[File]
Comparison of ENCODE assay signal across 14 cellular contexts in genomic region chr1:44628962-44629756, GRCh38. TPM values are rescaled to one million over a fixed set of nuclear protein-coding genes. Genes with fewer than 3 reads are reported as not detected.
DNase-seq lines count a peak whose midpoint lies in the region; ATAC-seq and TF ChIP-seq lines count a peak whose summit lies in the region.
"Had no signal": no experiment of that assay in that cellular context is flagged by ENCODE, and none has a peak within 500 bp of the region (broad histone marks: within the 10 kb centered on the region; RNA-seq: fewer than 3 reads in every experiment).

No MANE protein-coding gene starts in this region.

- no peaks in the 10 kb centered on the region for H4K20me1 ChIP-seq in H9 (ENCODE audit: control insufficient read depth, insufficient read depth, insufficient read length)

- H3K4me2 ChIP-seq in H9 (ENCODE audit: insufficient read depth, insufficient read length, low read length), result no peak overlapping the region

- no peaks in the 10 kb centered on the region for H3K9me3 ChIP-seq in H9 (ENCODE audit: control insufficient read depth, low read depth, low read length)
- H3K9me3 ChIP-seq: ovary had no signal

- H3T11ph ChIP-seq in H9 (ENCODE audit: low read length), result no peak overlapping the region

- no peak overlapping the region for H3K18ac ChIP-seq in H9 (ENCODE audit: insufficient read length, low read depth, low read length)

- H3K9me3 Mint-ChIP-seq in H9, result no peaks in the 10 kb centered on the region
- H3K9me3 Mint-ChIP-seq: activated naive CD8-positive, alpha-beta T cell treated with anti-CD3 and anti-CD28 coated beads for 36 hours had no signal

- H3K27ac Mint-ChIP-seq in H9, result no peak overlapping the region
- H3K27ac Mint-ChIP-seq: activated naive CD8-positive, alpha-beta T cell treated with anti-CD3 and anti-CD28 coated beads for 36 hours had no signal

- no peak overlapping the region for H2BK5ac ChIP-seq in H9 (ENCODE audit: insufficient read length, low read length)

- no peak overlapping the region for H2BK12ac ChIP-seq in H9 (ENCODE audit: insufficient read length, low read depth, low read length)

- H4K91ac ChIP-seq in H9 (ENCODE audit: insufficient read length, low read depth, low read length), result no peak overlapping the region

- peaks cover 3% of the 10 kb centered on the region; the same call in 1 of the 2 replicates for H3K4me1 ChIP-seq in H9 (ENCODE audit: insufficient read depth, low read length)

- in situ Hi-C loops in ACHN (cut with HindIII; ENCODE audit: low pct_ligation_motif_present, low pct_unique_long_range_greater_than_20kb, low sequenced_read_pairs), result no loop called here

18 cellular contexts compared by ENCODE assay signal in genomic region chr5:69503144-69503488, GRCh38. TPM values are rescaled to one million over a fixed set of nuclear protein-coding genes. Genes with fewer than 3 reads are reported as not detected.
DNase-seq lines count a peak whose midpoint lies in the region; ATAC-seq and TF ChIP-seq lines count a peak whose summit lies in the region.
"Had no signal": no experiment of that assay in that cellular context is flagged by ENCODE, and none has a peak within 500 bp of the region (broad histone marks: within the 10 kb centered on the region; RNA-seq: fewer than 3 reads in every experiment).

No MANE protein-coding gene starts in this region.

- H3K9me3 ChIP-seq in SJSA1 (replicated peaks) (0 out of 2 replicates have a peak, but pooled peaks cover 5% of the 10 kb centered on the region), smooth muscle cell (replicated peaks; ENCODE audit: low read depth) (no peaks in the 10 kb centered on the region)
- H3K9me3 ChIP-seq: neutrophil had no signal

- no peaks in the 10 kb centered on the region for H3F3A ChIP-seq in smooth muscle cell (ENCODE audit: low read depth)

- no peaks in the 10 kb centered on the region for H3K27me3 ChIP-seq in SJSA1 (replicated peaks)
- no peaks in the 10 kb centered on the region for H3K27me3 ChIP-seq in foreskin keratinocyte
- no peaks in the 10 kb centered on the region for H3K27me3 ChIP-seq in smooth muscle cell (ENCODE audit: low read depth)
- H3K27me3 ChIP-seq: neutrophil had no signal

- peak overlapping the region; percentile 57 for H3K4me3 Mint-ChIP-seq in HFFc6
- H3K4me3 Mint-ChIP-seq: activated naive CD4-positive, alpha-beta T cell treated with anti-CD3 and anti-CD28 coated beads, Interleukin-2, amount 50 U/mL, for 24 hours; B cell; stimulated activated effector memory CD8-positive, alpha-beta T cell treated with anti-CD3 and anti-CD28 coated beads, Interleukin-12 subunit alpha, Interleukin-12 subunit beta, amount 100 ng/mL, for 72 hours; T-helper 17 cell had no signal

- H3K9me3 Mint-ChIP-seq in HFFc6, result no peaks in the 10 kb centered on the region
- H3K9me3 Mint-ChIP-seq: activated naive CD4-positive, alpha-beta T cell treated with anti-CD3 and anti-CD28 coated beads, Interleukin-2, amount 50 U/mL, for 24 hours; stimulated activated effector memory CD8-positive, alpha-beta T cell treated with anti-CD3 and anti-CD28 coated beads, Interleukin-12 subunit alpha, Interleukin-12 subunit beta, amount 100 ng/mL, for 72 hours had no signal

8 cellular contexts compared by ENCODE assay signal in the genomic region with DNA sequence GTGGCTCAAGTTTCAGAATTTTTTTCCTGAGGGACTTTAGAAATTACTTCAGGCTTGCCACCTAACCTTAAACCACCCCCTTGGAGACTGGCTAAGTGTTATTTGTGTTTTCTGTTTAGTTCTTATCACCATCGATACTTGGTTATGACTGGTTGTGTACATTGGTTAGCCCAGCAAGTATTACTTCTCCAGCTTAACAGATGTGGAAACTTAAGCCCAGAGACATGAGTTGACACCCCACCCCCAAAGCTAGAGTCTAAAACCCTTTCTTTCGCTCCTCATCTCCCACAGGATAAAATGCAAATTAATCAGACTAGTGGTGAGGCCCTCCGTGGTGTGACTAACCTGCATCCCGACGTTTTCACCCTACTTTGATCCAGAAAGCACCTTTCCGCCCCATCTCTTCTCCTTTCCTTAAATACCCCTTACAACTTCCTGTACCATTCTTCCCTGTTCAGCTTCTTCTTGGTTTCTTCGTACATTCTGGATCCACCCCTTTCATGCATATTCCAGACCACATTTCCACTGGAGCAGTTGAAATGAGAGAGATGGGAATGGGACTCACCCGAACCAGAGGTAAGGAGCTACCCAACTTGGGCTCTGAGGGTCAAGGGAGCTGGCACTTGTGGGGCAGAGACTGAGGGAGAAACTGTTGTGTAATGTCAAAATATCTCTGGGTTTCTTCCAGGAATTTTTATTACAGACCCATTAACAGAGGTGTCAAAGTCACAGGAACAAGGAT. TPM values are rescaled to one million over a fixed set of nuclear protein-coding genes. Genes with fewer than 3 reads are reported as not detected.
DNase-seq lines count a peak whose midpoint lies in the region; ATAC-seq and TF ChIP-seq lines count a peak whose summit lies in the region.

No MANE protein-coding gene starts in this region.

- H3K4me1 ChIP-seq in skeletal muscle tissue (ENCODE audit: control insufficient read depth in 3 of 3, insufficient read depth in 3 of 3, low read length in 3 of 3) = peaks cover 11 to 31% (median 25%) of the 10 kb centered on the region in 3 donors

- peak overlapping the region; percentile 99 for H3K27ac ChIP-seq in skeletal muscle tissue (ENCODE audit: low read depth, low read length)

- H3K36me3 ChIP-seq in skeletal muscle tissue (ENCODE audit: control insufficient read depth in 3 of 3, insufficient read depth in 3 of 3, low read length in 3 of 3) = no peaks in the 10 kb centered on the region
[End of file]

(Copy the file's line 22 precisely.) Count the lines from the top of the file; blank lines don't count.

"Had no signal": no experiment of that assay in that cellular context is flagged by ENCODE, and none has a peak within 500 bp of the region (broad histone marks: within the 10 kb centered on the region; RNA-seq: fewer than 3 reads in every experiment).